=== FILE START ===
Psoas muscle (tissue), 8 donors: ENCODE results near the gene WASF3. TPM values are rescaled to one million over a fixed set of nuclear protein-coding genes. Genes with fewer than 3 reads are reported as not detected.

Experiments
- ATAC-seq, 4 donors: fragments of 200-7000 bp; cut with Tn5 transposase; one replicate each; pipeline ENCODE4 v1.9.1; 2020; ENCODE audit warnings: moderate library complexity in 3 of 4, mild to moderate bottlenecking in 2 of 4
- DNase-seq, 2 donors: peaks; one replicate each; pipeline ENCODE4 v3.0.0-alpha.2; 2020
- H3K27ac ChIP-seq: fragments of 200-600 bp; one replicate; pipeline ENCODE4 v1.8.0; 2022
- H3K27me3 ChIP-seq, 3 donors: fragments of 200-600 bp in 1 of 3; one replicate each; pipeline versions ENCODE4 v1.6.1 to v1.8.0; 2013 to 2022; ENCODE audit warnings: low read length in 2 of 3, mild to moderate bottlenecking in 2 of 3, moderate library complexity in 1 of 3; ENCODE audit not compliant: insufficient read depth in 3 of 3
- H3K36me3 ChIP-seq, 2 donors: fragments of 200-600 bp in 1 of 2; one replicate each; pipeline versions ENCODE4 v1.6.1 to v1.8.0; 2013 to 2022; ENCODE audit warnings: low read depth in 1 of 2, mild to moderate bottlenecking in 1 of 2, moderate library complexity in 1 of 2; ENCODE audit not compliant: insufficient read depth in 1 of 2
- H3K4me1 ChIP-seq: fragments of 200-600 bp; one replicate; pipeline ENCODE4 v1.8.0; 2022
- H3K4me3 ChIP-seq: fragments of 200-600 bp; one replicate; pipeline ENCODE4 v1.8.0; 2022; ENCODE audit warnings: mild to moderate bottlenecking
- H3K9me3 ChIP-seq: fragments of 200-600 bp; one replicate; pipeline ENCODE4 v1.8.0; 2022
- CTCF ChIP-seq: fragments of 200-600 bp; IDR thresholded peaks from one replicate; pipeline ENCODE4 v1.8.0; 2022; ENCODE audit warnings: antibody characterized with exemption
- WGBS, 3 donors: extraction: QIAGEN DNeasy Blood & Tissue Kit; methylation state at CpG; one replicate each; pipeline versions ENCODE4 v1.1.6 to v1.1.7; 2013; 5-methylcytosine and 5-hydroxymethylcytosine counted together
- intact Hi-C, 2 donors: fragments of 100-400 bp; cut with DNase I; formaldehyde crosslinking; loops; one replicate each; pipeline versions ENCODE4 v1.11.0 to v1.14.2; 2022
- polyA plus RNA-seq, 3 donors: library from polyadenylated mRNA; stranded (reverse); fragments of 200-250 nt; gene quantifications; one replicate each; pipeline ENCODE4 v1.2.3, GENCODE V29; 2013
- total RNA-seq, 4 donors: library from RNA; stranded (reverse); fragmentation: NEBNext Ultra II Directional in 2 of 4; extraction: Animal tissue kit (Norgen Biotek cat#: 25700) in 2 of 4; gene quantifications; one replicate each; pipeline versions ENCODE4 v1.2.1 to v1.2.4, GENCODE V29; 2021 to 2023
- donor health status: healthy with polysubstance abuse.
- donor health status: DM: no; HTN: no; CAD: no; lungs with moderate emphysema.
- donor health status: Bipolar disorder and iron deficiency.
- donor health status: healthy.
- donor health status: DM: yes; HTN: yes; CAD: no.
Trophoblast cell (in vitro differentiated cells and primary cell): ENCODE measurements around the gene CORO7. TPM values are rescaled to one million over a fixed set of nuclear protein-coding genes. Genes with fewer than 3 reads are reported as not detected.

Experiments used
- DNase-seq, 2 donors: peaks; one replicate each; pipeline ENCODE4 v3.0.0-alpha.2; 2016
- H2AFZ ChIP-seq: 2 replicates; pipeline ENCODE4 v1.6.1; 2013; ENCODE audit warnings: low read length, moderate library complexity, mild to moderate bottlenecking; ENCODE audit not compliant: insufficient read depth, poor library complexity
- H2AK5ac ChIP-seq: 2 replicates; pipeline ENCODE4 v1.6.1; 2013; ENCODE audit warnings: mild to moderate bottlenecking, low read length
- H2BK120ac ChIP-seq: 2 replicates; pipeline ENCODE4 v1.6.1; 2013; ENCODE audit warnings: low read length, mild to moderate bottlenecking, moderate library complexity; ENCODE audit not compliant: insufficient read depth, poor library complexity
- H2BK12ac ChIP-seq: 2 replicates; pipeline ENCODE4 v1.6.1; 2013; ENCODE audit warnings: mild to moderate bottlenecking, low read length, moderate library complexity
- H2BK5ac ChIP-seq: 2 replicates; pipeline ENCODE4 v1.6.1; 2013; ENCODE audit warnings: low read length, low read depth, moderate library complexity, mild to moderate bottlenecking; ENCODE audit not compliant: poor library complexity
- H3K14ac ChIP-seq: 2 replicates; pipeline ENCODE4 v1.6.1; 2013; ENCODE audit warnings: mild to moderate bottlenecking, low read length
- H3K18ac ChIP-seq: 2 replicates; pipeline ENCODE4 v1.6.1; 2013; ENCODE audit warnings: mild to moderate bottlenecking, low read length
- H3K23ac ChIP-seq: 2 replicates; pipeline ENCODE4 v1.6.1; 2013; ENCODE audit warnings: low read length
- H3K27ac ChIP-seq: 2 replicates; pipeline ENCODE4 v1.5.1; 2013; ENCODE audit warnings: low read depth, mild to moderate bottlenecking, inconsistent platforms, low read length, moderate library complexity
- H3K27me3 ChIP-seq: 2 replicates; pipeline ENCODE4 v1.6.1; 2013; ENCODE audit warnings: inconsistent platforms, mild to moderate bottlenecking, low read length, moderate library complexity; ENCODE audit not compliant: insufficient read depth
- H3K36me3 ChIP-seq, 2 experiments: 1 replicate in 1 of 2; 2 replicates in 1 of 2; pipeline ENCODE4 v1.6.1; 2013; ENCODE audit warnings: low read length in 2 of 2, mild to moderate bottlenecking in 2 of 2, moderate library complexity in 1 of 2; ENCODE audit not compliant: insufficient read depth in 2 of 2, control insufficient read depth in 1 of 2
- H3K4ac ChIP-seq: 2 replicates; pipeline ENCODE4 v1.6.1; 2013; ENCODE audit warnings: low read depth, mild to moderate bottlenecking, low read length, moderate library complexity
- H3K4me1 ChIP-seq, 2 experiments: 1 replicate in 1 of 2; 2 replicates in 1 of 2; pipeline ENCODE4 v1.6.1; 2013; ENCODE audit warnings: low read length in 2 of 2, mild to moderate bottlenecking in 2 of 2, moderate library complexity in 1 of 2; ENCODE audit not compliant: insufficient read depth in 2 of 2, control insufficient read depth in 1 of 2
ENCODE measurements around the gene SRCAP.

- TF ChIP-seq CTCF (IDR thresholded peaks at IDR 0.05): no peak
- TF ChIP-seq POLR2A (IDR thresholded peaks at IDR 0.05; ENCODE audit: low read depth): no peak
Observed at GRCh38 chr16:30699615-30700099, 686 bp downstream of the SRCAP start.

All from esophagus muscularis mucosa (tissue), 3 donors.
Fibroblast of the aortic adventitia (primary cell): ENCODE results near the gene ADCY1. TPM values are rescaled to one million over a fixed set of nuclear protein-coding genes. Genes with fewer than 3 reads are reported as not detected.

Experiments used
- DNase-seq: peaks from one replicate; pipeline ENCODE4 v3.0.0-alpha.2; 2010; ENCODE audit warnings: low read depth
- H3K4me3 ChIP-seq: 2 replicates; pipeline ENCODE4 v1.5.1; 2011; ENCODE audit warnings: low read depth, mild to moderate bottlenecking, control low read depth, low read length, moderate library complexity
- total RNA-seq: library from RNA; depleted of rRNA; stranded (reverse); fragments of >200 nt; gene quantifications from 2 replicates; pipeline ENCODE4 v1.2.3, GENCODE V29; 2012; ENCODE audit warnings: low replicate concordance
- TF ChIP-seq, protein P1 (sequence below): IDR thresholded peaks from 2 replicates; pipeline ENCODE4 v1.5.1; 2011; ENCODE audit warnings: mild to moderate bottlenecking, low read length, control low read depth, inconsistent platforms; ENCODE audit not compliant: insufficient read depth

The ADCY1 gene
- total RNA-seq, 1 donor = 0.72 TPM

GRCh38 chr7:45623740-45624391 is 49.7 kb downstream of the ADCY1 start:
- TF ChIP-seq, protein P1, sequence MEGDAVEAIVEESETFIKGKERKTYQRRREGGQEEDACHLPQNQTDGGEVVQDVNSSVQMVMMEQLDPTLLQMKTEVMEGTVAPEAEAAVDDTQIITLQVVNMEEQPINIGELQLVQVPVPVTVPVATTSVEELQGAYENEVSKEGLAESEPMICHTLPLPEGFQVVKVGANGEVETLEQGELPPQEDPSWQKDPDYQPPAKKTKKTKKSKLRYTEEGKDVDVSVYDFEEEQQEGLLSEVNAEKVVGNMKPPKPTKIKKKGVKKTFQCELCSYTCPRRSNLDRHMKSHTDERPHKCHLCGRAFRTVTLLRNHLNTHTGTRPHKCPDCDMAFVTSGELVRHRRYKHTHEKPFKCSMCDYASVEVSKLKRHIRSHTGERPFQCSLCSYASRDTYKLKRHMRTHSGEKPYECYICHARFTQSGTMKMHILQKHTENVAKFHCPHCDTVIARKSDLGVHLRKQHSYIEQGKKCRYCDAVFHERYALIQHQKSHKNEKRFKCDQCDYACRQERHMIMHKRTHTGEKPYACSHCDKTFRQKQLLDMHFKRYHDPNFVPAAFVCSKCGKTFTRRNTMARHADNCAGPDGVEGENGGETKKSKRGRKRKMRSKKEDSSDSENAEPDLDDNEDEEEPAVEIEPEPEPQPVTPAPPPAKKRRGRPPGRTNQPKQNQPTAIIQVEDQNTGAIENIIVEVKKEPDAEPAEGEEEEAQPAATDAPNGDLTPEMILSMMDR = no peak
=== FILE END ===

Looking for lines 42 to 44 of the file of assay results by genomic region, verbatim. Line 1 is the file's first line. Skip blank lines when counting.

Fibroblast of the aortic adventitia (primary cell): ENCODE results near the gene ADCY1. TPM values are rescaled to one million over a fixed set of nuclear protein-coding genes. Genes with fewer than 3 reads are reported as not detected.

Experiments used
- DNase-seq: peaks from one replicate; pipeline ENCODE4 v3.0.0-alpha.2; 2010; ENCODE audit warnings: low read depth